This relatively new technique will not replace banding, says Duxbury, since it cannot trace a bird to an exact location. However, the recovery of a banded bird is very rare event, and so it takes decades to accumulate data. Stable-isotope analysis is providing similar dispersal and migration data, but at a far greater rate. In essence, every bird that is captured for a feather sample is equivalent to a band recovery, Duxbury says.

"Essentially, it's not as good as getting a band return, which gives you A to B," says Duxbury. "You can't say exactly where a bird's origin was, but you can narrow it down to a region. For instance, with an isotope signature we can get it back to southern Alberta, whereas a band can get it to an exact nest location."

Satellite telemetry is by far the most accurate method of tracking birds. However, it comes with a hefty price. In addition, technology has not developed satellite transmitters small enough for Burrowing Owls, says Duxbury.


Story Source:

The above story is based on materials provided by Geological Society Of America. Note: Materials may be edited for content and length.


Cite This Page:

Geological Society Of America. "Isotopes From Feathers Reveal Bird Migration." ScienceDaily. ScienceDaily, 6 November 2003. <www.sciencedaily.com/releases/2003/11/031106051245.htm>.
Geological Society Of America. (2003, November 6). Isotopes From Feathers Reveal Bird Migration. ScienceDaily. Retrieved September 18, 2014 from www.sciencedaily.com/releases/2003/11/031106051245.htm
Geological Society Of America. "Isotopes From Feathers Reveal Bird Migration." ScienceDaily. www.sciencedaily.com/releases/2003/11/031106051245.htm (accessed September 18, 2014).

Share This



More Plants & Animals News

Thursday, September 18, 2014

Featured Research

from universities, journals, and other organizations


Featured Videos

from AP, Reuters, AFP, and other news services

Chimp Violence Study Renews Debate On Why They Kill

Chimp Violence Study Renews Debate On Why They Kill

Newsy (Sep. 17, 2014) The study weighs in on a debate over whether chimps are naturally violent or become that way due to human interference in the environment. Video provided by Newsy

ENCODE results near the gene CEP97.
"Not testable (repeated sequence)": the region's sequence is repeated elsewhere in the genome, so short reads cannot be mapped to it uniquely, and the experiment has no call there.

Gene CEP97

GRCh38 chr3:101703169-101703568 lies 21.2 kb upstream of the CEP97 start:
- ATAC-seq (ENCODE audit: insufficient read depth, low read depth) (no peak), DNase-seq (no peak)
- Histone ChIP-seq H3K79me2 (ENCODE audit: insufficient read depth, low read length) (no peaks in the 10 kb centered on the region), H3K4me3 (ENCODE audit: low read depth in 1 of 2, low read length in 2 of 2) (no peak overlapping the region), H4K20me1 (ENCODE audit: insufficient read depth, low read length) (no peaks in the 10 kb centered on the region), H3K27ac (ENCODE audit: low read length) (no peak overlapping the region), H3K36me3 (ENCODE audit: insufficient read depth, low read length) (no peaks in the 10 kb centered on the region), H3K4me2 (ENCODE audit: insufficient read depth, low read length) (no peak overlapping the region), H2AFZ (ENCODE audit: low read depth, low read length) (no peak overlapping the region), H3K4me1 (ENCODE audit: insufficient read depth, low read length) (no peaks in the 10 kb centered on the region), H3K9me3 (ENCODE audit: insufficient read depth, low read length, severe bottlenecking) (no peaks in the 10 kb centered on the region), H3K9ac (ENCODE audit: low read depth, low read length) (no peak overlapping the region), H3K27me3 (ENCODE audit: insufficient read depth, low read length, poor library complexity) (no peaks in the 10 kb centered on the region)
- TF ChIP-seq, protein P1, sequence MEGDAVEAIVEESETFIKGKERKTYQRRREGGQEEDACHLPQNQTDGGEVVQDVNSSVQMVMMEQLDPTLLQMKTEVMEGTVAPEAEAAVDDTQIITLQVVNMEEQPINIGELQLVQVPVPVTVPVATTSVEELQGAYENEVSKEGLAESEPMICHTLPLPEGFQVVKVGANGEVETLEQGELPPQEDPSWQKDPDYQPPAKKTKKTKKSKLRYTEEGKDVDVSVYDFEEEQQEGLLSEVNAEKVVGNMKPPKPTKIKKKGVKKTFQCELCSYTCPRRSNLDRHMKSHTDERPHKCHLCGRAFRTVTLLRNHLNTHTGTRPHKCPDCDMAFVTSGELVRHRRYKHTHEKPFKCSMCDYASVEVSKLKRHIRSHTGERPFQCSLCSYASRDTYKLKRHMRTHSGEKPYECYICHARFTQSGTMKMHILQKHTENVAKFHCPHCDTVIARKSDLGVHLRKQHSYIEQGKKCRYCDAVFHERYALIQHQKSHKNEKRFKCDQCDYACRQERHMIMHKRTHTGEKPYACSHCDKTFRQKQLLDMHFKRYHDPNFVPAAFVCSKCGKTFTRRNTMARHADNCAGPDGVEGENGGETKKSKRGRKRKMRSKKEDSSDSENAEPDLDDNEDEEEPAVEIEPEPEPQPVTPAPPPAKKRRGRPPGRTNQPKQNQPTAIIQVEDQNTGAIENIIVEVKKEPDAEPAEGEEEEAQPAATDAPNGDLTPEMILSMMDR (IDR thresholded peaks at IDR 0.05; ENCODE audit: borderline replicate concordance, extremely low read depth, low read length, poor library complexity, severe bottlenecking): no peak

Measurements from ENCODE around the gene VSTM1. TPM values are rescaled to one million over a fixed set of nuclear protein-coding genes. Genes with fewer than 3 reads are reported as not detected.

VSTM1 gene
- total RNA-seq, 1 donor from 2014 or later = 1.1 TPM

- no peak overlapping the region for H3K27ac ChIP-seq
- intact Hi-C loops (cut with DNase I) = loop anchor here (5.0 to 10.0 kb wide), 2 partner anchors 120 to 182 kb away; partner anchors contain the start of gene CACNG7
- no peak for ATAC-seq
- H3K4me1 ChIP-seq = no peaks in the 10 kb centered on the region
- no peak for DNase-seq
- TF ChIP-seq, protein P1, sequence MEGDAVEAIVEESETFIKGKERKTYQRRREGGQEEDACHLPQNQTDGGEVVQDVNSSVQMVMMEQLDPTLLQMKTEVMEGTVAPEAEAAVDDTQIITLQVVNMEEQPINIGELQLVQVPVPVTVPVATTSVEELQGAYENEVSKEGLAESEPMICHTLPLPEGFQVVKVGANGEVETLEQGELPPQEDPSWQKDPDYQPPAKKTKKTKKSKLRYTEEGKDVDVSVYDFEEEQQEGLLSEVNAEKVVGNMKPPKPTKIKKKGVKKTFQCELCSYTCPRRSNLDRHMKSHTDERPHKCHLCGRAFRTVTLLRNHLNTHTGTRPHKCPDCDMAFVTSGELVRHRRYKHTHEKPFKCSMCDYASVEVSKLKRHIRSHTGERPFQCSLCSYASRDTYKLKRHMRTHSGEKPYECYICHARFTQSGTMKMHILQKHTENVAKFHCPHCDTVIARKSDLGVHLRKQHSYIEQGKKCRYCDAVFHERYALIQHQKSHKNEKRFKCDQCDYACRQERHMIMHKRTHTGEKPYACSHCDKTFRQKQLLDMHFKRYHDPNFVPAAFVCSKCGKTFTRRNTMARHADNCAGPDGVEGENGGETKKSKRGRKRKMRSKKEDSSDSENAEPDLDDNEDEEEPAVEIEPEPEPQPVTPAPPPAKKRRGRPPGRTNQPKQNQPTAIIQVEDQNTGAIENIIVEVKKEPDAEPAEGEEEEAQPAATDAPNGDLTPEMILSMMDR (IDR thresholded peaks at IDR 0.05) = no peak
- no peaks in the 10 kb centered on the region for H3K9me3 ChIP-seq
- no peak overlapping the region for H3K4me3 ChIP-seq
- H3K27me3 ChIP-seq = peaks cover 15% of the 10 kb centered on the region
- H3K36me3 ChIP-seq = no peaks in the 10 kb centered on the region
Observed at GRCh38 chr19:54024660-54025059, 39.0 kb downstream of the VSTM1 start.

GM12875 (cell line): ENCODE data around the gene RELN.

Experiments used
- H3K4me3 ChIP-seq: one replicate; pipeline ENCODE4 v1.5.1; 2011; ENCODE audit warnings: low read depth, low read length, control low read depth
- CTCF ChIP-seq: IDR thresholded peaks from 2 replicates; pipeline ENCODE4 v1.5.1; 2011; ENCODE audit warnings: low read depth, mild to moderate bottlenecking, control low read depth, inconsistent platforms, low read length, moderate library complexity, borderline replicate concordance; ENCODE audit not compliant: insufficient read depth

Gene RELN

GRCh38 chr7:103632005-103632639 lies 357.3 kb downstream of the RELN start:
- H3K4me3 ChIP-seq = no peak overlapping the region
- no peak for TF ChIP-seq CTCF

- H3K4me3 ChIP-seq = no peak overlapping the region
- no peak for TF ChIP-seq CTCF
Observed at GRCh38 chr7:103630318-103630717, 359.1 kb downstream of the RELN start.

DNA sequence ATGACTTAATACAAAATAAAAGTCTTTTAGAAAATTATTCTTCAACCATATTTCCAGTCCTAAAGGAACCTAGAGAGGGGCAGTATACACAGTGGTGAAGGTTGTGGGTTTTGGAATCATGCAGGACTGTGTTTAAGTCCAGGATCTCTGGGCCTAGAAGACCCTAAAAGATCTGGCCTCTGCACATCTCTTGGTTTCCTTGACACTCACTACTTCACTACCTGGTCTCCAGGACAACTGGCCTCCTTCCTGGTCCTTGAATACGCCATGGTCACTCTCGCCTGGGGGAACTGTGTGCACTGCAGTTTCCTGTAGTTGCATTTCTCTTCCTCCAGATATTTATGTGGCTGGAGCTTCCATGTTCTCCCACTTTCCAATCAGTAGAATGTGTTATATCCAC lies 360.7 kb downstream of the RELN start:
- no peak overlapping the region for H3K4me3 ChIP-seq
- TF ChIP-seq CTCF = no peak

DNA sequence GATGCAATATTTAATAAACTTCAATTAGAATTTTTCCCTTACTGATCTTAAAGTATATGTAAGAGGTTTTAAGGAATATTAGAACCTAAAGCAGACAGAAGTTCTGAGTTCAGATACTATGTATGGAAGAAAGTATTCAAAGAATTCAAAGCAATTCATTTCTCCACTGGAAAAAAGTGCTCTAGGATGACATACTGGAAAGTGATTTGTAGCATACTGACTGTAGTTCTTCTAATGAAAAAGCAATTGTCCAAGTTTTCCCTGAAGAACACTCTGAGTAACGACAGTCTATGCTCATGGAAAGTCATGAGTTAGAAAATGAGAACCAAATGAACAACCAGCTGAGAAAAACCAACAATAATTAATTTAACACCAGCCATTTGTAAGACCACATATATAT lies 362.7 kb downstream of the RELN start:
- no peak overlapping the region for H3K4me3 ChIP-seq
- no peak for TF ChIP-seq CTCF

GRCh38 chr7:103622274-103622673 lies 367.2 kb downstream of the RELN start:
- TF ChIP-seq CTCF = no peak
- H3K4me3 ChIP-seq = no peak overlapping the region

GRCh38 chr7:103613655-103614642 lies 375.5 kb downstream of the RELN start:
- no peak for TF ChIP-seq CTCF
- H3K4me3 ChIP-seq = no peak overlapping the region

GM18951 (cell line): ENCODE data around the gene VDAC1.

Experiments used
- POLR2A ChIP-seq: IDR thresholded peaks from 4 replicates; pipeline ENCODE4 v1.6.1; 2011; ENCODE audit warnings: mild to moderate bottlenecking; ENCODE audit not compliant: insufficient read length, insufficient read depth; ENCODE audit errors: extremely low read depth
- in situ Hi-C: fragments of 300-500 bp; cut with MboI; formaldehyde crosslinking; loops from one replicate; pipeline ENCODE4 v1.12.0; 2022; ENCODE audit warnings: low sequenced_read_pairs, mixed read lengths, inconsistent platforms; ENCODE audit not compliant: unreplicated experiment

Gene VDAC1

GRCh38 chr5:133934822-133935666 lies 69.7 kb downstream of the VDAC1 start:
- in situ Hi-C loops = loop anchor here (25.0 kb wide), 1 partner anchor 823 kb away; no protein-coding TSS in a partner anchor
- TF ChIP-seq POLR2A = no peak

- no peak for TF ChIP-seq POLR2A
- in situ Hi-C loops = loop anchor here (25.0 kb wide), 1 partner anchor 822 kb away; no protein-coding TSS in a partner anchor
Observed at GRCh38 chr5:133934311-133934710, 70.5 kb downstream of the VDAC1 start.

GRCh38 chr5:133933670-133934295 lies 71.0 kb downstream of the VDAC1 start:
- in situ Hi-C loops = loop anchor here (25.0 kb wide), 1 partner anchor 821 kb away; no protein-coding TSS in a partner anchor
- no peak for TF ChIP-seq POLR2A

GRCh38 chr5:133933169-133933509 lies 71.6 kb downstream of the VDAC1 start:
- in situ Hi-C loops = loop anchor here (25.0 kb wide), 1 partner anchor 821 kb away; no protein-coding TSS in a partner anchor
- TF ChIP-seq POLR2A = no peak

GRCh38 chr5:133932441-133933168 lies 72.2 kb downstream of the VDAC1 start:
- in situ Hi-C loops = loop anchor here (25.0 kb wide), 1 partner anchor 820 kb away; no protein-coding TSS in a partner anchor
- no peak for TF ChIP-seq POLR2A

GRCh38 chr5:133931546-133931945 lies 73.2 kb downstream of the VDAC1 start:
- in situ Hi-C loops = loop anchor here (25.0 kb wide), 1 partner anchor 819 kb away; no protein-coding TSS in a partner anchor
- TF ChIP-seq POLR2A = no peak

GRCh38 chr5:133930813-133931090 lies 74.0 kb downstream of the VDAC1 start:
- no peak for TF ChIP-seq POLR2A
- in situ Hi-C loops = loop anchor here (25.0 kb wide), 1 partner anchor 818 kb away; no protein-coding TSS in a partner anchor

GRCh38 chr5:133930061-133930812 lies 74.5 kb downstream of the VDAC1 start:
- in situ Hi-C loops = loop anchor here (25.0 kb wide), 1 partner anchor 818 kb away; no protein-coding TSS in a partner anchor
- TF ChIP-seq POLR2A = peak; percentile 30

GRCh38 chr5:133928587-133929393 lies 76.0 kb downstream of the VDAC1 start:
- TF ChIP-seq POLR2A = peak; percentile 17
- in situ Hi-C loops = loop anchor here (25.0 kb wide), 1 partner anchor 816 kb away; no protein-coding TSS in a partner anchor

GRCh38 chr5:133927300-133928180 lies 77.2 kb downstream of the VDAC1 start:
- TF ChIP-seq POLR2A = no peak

Powered by NewsLook.com
Some Tobacco Farmers Thrive Amid Challenges

Some Tobacco Farmers Thrive Amid Challenges

AP (Sep. 16, 2014) The South's tobacco country is surviving, and even thriving in some cases, as demand overseas keeps growers in the fields of one of America's oldest cash crops. (Sept. 16) Video provided by AP
Powered by NewsLook.com
Scientists Given Rare Glimpse of 350-Kilo Colossal Squid

Scientists Given Rare Glimpse of 350-Kilo Colossal Squid

AFP (Sep. 16, 2014) Scientists say a female colossal squid weighing an estimated 350 kilograms (770 lbs) and thought to be only the second intact specimen ever found was carrying eggs when discovered in the Antarctic. Duration: 00:47 Video provided by AFP
Powered by NewsLook.com
Raw: Scientists Examine Colossal Squid

Raw: Scientists Examine Colossal Squid

AP (Sep. 16, 2014) Squid experts in New Zealand thawed and examined an unusual catch on Tuesday: a colossal squid. It was captured in Antarctica's remote Ross Sea in December last year and has been frozen for eight months. (Sept. 16) Video provided by AP
Powered by NewsLook.com

Search ScienceDaily

Number of stories in archives: 140,361

Find with keyword(s):
Enter a keyword or phrase to search ScienceDaily for related topics and research stories.

Save/Print:
Share:

Breaking News:
from the past week

In Other News

... from NewsDaily.com

Science News

Health News

Environment News

Technology News



Save/Print:
Share:

Free Subscriptions


Get the latest science news with ScienceDaily's free email newsletters, updated daily and weekly. Or view hourly updated newsfeeds in your RSS reader:

Get Social & Mobile


Keep up to date with the latest news from ScienceDaily via social networks and mobile apps:

Have Feedback?


Tell us what you think of ScienceDaily -- we welcome both positive and negative comments. Have any problems using the site? Questions?
Mobile: iPhone Android Web
Follow: Facebook Twitter Google+
Subscribe: RSS Feeds Email Newsletters
Latest Headlines Health & Medicine Mind & Brain Space & Time Matter & Energy Computers & Math Plants & Animals Earth & Climate Fossils & Ruins